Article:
Fill ‘em up with these – they are hot, good and take care of all the corners.

Tuna Patties – makes 10 patties as big as your hand. Two on a plate with veggies will feed one adult. My son, however, requires four, but he inhales his food.

2 cans of tuna packed in water – choose the mildest flavor you can find.
2 C. of mashed potatoes (if you have to make them fresh, this takes three fist-sized potatoes, cooked and mashed with a little bit of milk and butter; this also works well with mashed potatoes that have had stuff like garlic or spices mashed into them)
1 egg
1 onion (half the size of your fist), diced teeny
½ C. bread crumbs or matzoh meal
Spices (if you have flavored bread crumbs, they usually have spices in them, but if you don’t, then put in a couple of teaspoons of dried oregano and basil for Italian or try spices that you’d use for Mexican or Indian…use a sparing hand with kids, though; too spicy and they may not eat them)

Mix all of this all together. If it seems a little bit wet, put more meal or crumbs in it. You want something that has the consistency of meat balls so that it will hold together.

Two ways to make these:
Baked: Form into patties and bake for 20-25 min. on a greased cookie sheet at 375 degrees.
Fried: Put a little oil into a fry pan (I use an electric one set at 325) and fry, covered until mostly firm on one side, then flip. They will be crispy on both sides and everything will be cooked all the way through.
Serve with – any sauce you like – ketchup is a fav with kids, but cocktail sauce works, salad dressings, etc.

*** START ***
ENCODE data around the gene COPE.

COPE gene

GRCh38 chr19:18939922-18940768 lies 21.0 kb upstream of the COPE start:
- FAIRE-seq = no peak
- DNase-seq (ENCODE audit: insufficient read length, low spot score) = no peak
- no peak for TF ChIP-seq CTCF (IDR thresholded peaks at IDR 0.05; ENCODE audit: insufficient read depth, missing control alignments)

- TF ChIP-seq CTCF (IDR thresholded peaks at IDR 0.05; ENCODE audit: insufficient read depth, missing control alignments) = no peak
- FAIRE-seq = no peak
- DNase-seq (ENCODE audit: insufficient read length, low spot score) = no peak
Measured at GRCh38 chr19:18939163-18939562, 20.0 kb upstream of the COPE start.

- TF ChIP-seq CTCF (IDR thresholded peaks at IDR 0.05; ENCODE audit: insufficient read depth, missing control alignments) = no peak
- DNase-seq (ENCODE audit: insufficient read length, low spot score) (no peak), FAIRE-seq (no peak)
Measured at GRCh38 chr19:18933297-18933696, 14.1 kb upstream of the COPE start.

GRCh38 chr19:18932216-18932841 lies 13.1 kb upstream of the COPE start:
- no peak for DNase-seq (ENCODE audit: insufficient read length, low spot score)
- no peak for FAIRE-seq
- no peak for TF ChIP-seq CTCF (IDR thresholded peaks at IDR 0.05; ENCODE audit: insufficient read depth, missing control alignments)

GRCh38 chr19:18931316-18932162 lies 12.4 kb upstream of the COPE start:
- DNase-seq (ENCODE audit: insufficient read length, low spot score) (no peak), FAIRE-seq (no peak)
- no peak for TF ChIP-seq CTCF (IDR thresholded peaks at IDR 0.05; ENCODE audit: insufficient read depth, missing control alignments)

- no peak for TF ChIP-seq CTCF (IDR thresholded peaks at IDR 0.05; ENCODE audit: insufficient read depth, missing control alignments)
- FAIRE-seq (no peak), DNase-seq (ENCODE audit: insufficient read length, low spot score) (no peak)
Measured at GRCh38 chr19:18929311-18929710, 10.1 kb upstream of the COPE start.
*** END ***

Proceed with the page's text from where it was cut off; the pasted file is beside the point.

Now, for the sweet. And this is definitely short and sweet: Put a cup of mashed potatoes into any yeast baked good you make and you will improve the performance of the whole dough tremendously. They also will stay fresher longer. Don’t get too nervous about recipes – just throw a cup of mashed potatoes into the bowl along with the liquid and the yeast etc. and then start to add the flour. You will need less flour to make the dough of course. This is especially good when you make cinnamon buns. But, of course, it also means that you want to be starting with neutral, unflavored mashed potatoes (see above discussion about garlic mashed).

Another “sweet” that you can use mashed potatoes for is definitely a regional historic item: mashed potato candy. I thought this was a creature of Maine only; I have since found out that there are recipes from all over the US based on the use of left over mashed potatoes (but again, you will want to use plain cold mashed potatoes rather than something you’ve mashed something else into for this). Here is one from Maine and here is the ingredients list:

4 cups confectioners’ sugar
4 cups flaked coconut
3/4 cup cold, plain potatoes, mashed (do not use leftover mashed potatoes made with milk or butter)
1-1/2 teaspoons vanilla extract
1/2 teaspoon salt
1 pound dark candy coating
1 cup semisweet chocolate chips

Maine Potato Candy

So, lesson learned: do NOT throw out those left over mashed potatoes; as a matter of fact, peel and throw in an extra potato so that you have plenty of mashed potatoes in the fridge!!

(originally published at Oxdown Gazette)